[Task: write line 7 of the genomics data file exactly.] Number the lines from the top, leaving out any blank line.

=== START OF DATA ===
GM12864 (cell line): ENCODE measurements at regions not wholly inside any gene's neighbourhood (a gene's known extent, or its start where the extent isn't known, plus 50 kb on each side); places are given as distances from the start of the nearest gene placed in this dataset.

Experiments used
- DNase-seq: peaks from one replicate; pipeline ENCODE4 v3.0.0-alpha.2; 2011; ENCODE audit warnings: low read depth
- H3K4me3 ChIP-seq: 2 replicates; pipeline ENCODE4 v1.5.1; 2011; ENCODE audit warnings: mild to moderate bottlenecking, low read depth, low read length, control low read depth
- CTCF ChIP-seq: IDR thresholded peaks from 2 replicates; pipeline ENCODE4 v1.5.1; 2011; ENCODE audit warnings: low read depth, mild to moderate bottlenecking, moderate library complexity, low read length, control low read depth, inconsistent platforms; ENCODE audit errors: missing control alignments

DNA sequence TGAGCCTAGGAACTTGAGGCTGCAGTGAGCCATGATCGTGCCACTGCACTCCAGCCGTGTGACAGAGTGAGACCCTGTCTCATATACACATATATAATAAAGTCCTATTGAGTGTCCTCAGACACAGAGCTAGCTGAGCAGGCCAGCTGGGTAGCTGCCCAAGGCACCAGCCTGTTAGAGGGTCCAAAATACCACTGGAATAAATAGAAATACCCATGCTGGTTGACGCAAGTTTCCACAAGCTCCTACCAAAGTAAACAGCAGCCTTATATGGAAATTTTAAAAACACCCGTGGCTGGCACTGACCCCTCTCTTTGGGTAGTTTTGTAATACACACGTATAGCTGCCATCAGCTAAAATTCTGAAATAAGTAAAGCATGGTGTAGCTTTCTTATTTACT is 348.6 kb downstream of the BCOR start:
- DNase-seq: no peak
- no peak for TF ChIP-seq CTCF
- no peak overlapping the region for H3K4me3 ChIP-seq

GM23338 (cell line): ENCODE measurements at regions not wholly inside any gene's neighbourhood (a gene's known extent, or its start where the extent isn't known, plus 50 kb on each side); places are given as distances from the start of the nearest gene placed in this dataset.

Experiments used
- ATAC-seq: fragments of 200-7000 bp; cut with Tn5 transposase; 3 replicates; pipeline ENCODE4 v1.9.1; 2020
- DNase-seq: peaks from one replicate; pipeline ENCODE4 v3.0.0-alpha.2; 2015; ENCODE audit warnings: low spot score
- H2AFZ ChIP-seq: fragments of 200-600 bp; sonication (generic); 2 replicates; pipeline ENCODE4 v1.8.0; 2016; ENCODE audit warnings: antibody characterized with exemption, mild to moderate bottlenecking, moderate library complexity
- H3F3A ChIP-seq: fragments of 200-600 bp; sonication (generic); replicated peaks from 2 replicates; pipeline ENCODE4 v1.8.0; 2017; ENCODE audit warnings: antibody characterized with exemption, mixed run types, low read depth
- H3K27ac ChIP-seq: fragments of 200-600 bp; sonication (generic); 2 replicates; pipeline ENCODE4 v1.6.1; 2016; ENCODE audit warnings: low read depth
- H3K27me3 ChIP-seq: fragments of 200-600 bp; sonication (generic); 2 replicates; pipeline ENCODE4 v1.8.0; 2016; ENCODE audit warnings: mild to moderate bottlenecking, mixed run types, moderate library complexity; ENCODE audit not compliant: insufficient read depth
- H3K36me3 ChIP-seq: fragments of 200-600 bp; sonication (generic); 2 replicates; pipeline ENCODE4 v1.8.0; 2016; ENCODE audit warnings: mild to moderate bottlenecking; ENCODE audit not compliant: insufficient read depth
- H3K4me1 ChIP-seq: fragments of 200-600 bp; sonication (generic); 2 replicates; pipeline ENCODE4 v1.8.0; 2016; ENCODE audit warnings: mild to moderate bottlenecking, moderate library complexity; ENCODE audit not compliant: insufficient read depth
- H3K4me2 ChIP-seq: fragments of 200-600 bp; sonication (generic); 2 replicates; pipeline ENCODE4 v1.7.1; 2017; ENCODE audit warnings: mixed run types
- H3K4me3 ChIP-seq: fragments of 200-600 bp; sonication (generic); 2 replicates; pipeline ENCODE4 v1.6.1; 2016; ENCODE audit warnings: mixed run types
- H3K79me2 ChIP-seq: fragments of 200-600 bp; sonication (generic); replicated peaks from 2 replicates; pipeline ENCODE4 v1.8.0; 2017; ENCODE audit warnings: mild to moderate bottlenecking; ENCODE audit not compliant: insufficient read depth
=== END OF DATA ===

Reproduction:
- DNase-seq: no peak